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Best-Laid Plans of Best Value Nixed Again
Attempts to reopen the Best Value Kosher Meats supermarket, which closed up shop in January after operating for 20 years on Bustleton Avenue in Northeast Philadelphia, have ground to a halt.
According to the property's Brooklyn-based landlord, Goldmont Realty Corp., several perspective entrepreneurs expressed an interest in running the store, but all of those deals fell through.
"There is no one who has serious interest in reopening as far as I know, and we would have to know," said Sam Brown, a commercial realtor at Goldmont. "We still would offer it to someone who was interested."
In December, longtime owner Ira Feldman surprised many customers when he announced plans to shut down come the new year.
But then, food distributor Uri Peled stepped in with plans to keep the kosher market going. Peled and Feldman reached an agreement of sale, but according to several sources, the deal was nixed by the building's landlord.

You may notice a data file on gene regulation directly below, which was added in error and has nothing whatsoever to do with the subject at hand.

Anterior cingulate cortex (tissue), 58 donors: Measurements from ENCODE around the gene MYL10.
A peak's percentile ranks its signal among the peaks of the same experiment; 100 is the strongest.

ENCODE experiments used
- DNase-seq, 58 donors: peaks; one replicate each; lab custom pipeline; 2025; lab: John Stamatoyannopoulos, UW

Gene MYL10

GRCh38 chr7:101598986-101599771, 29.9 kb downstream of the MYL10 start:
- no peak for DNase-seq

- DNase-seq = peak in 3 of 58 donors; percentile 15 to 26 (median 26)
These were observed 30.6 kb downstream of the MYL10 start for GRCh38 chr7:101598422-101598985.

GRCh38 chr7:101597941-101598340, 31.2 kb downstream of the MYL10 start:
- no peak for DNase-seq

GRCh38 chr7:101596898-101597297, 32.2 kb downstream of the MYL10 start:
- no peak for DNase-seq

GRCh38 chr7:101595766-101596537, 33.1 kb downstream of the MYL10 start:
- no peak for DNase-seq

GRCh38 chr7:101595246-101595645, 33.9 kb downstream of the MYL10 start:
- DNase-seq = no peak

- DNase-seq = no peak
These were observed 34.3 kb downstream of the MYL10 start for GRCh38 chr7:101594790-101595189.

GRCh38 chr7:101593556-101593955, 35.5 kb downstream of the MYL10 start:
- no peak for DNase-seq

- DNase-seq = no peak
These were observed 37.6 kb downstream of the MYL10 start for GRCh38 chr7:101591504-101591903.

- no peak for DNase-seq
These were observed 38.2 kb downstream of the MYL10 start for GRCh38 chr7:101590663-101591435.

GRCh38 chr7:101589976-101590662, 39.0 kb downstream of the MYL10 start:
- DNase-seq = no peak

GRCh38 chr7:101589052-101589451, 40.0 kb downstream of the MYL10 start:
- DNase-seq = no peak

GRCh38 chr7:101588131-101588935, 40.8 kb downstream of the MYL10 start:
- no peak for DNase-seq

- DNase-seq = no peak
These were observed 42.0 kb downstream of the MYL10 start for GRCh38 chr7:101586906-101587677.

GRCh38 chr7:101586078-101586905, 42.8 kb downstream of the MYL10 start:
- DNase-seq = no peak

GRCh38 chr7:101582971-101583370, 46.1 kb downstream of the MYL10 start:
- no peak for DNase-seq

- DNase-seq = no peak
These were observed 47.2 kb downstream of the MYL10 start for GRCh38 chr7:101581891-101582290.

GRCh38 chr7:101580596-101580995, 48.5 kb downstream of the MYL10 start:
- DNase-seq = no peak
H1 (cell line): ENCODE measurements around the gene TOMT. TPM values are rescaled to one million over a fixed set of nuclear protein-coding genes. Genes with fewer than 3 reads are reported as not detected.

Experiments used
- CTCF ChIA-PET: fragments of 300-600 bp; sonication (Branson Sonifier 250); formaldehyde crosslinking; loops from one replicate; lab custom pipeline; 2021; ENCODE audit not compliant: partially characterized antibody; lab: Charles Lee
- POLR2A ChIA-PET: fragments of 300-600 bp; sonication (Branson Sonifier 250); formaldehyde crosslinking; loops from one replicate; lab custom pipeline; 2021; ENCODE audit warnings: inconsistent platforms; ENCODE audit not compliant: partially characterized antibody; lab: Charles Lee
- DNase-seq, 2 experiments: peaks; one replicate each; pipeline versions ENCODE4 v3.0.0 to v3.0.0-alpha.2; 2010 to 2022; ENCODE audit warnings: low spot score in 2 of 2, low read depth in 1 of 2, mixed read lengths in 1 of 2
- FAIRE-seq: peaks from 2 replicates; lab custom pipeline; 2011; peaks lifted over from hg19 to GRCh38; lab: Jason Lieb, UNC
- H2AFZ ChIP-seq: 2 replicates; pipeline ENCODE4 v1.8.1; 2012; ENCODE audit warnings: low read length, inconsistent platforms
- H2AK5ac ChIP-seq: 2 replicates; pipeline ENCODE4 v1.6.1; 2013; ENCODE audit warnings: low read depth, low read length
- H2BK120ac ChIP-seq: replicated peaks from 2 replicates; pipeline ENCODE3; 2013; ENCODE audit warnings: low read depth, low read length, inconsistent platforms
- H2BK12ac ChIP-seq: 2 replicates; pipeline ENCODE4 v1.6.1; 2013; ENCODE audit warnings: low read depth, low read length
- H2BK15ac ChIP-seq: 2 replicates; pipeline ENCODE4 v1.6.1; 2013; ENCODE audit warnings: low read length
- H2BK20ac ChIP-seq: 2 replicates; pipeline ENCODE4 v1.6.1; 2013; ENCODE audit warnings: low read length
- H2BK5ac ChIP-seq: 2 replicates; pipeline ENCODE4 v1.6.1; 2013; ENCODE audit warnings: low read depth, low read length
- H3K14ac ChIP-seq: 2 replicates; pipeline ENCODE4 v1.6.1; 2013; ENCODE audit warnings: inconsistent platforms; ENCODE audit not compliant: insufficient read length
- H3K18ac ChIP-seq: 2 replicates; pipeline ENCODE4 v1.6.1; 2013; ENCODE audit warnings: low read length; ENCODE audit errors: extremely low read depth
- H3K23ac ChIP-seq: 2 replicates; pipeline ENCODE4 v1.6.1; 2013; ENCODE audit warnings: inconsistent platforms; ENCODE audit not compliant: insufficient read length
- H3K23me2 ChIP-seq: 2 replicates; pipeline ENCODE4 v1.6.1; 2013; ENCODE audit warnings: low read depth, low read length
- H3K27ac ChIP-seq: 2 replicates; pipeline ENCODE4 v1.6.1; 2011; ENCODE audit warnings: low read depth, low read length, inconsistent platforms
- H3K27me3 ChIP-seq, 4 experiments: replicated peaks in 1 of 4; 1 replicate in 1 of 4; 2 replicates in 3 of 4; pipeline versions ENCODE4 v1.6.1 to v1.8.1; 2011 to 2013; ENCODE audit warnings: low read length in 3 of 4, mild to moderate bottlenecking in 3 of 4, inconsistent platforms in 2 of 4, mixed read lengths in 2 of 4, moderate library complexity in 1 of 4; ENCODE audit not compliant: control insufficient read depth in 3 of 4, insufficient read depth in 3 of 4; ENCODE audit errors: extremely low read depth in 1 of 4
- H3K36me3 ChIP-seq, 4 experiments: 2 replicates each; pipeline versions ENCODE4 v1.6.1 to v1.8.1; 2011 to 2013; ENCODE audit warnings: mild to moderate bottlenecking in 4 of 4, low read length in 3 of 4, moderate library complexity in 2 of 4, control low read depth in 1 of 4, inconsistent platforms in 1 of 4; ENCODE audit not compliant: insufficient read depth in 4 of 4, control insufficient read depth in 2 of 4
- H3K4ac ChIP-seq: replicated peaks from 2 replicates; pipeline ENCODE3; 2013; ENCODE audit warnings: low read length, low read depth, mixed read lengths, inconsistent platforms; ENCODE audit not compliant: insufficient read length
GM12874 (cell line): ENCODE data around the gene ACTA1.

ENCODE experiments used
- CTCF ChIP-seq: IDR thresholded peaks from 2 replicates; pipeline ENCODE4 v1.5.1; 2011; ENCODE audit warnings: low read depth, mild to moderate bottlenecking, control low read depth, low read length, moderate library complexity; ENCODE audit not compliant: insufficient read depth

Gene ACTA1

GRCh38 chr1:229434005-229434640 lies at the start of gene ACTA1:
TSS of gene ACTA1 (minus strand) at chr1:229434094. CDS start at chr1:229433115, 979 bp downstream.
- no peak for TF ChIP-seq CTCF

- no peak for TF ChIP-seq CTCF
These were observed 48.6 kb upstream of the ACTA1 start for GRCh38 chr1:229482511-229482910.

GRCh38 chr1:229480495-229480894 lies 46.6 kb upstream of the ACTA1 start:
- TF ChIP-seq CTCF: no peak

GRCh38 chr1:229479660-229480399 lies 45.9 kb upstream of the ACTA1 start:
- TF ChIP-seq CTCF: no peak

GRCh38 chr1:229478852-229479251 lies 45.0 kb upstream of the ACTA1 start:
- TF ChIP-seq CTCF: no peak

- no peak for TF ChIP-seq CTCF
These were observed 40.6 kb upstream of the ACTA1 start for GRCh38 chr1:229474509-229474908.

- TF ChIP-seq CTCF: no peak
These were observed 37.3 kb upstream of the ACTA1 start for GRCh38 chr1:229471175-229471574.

"Ultimately, at the end of the day, we did not offer him the lease," said Brown, who added that Peled was, in fact, serious about opening the business, though several factors, which he did not specify, affected the company's decision not to lease.
Jacob Levy, owner of the New Jersey butcher shop Cherry Hill Kosher, also had his eye on the business.
Several months ago, Levy said that he'd purchased some of the equipment from Best Value, and hired three of its employees. He said that he would either reopen the shop after Passover, or open another kosher market on the Pennsylvania side of the Delaware.
But the holiday came and went, and the Levys -- a husband-and-wife team who run the Jersey establishment -- have abandoned their plans in Philly all together.
"No, we are not opening there. We're not doing anything," said Ilana Levy. She didn't provide a reason, only adding that "we are just going to stay here in Cherry Hill."